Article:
Under the principle of individual involvement, priesthood leaders will advise and direct, but should encourage the growth and development of the single adults by delegating to them all appropriate responsibility in conceiving, planning, preparing, and executing their activities. This should be done within the context of the recent teaching of the General Authorities by President Lee, when he referred to the scripture, “Wherefore, now let every man learn his duty. …” (D&C 107:99.) President Lee placed the emphasis on let, in the sense of permitting or allowing those given responsibilities to function within their callings without unnecessary restrictions.

It is hoped that priesthood leaders will make things happen by letting or permitting single members to involve themselves in planning and carrying out their activities locally, directed toward service. Through service, wounds can be turned into muscles for living. Leaders from the single members’ groups themselves must be sufficiently innovative and creative to involve each one.

There may be complete flexibility in age groupings and in organizing according to their specific interests.

It is not intended that detailed programs will be sent out from Church headquarters. We hope to be sending principles, options, and models for local implementation into local programs and to stimulate other activities. Elder Packer suggests that you are being sent a cookbook, rather than a casserole. We will be asking the stake presidents to share their successful recipes with others.

There are limitless opportunities and possibilities within the concepts of the principles announced, which can be summed up in the statement of the Prophet Joseph Smith when asked how he governed his people. His response was, “I teach them correct principles, and they govern themselves.”

The First Presidency has recently authorized ward leaders to organize single adults not living at home for family home evening, with one designated as the leader. It was made clear that the group should not be called a family and the leader cannot appropriately be designated as a father. Monday evening will be the most convenient for these groups to meet.

There has been complete cooperation between Bishop Brown and his counselors directing Aaronic Priesthood MIA, Sister Spafford and her counselors in the Relief Society, and the managing directors of Melchizedek Priesthood MIA. We are all interested in having our combined efforts fit together with all other Church activities in the interest of all members of the Church.

Within the next few weeks, priesthood leaders throughout the Church will be receiving more detailed instructions from the First Presidency for the implementation of the adult single members’ activities of the Church. All will wish to study these instructions carefully and to follow them. One stake president, who has been leading out in these activities, recently said, “This program is not more work for the priesthood leaders, but it is an aid to them, if they will let the single members themselves organize and plan their own activities.”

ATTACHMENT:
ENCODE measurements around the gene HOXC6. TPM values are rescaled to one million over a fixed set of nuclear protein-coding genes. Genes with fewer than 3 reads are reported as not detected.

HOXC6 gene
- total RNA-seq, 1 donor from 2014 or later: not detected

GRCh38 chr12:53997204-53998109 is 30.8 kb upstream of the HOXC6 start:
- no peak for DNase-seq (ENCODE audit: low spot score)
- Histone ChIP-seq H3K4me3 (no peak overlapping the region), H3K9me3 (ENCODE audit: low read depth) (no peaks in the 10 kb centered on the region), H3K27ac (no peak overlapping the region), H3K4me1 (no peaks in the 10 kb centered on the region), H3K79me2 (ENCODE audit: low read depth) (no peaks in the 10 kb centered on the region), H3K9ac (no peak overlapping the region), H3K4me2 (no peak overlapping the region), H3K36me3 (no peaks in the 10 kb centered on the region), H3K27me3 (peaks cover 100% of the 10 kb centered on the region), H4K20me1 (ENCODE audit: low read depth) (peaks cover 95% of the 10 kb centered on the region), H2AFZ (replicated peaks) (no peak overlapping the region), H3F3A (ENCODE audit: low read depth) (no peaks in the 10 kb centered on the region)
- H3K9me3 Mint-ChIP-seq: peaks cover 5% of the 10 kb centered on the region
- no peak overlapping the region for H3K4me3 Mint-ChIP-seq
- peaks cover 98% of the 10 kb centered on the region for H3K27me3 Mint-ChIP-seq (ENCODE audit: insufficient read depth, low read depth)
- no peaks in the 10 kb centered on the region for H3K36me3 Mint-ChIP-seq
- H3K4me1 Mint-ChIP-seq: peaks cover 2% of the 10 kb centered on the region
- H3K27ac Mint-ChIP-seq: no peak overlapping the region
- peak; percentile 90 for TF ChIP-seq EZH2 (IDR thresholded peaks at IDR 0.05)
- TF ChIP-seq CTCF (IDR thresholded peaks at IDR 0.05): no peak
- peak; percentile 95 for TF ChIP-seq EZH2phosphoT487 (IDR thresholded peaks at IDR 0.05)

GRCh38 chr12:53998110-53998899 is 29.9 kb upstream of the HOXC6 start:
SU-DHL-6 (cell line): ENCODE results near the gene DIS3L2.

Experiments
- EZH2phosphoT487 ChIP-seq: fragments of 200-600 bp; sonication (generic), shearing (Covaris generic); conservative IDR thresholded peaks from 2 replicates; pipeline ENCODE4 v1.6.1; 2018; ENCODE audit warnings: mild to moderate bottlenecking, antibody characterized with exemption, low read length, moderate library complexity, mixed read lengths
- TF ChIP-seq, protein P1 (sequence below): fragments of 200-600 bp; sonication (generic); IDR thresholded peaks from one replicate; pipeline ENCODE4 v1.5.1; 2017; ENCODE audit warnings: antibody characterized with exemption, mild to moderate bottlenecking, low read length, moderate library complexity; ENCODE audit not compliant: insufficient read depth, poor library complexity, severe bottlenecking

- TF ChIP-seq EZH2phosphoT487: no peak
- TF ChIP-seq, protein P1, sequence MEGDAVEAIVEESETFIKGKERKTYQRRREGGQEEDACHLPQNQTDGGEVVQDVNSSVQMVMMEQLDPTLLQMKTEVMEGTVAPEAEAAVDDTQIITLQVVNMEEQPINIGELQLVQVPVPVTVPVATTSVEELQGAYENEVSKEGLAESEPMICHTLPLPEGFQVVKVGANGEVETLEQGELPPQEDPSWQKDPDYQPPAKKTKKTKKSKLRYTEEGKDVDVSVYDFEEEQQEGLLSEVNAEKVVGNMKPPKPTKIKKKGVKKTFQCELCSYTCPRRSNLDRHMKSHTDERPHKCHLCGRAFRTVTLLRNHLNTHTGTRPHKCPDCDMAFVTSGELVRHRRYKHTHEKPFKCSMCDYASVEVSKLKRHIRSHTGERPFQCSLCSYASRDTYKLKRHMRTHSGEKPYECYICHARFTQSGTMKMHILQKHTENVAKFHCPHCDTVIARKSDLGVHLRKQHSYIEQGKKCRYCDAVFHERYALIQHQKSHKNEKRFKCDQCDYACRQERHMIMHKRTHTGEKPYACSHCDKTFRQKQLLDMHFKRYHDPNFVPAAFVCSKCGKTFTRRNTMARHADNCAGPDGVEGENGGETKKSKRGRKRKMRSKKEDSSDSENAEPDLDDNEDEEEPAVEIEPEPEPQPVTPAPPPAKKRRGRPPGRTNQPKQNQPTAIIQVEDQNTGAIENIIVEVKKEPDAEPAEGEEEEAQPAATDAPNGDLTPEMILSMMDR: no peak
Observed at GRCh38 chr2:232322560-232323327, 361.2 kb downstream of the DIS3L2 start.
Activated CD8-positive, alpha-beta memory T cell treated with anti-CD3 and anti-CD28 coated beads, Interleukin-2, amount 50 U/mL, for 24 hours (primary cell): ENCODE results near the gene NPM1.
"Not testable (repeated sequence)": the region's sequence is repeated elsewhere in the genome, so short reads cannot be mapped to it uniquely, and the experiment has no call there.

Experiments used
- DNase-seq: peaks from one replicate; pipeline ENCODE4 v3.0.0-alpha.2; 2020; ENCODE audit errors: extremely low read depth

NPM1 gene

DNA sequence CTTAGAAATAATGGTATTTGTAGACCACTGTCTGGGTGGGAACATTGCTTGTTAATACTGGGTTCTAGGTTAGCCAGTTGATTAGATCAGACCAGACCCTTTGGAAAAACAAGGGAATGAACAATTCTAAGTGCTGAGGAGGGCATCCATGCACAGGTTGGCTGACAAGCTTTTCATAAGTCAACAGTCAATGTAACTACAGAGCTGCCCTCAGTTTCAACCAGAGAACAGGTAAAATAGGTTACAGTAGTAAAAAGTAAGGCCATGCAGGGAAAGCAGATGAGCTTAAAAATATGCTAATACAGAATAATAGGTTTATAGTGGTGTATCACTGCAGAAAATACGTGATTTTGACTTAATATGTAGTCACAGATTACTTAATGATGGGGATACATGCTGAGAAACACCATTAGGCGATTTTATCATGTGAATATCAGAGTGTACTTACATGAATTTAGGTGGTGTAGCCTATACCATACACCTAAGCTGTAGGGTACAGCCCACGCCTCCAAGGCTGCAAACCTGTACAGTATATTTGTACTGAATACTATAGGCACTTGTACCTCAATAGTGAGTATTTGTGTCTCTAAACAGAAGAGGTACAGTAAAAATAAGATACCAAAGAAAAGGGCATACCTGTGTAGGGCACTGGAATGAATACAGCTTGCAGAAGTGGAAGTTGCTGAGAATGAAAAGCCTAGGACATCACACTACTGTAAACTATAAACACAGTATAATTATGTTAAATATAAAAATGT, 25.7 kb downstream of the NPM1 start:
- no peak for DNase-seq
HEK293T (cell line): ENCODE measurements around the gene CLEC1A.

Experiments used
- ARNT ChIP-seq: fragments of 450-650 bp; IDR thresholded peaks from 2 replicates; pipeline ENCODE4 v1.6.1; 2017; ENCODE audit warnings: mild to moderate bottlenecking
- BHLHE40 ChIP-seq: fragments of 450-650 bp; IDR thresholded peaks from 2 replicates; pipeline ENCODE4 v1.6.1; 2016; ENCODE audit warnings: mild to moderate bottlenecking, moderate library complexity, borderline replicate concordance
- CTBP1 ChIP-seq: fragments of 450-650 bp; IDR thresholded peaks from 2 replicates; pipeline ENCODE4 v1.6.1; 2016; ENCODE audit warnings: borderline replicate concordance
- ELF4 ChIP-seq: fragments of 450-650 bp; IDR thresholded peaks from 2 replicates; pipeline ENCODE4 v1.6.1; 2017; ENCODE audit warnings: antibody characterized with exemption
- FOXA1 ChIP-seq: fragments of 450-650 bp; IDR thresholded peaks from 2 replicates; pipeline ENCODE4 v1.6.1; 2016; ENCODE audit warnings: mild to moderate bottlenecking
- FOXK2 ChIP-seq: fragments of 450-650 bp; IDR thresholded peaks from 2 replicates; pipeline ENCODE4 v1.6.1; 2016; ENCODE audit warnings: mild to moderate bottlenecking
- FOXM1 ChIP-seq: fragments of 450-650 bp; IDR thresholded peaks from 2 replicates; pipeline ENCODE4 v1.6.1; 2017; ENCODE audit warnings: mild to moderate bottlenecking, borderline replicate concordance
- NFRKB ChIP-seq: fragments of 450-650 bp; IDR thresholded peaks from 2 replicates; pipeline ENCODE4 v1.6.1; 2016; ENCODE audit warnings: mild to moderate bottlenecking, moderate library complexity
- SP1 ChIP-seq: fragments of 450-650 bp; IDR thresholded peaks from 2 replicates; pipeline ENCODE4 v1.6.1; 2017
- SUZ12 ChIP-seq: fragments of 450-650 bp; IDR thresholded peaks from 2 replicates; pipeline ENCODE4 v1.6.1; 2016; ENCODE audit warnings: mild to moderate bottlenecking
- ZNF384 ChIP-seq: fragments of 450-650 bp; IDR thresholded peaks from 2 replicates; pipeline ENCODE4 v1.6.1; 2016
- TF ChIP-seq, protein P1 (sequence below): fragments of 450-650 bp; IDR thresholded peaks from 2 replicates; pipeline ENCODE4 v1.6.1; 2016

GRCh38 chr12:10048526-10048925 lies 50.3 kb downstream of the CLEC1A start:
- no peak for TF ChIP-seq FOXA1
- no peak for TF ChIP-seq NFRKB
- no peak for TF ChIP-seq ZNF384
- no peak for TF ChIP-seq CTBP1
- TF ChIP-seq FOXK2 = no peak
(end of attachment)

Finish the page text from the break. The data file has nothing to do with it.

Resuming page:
What is proposed is a way to reach the one and have each feel that someone cares and that each has a place in the Lord’s church. Too often we are thoughtless and insensitive to the feelings of these choice souls among us. One well-meaning priesthood leader, concerned about one of these choice single women, whose heart was aching for companionship and a more fulfilling life, asked, “Why don’t you get a husband?” She replied in good humor, “Brother, I would love to, but I can’t go pick one off a tree.”

Reaching the one will involve reaching out in many ways. Recent research indicates that 40 percent of the 18- to 22-year-olds feel that they do not have a single friend they can rely upon. Gerald A. Speedy, commenting on this problem, said, “Think what it would be like not to have a single friend. It is almost impossible to comprehend. Without a friend, a person is in a state of potential crisis.”

I bear solemn witness to the divinity of this great and marvelous work and to the continuing inspiration that has come from the Lord through his chosen prophet, who has been far ahead of all of the thinking and the planning that has been done. Somehow, some way, we must reach the one, every single one, for they are “chosen vessels” unto the Lord. President Lee’s message to the single members is sublime: “To you, the words of the Master have a special meaning: ‘He that findeth his life shall lose it: and he that loseth his life for my sake shall find it.’” (Matt. 10:39.) That this may be so, I pray humbly in the name of the Lord Jesus Christ. Amen.

Melchizedek Priesthood MIA
Melchizedek Priesthood MIA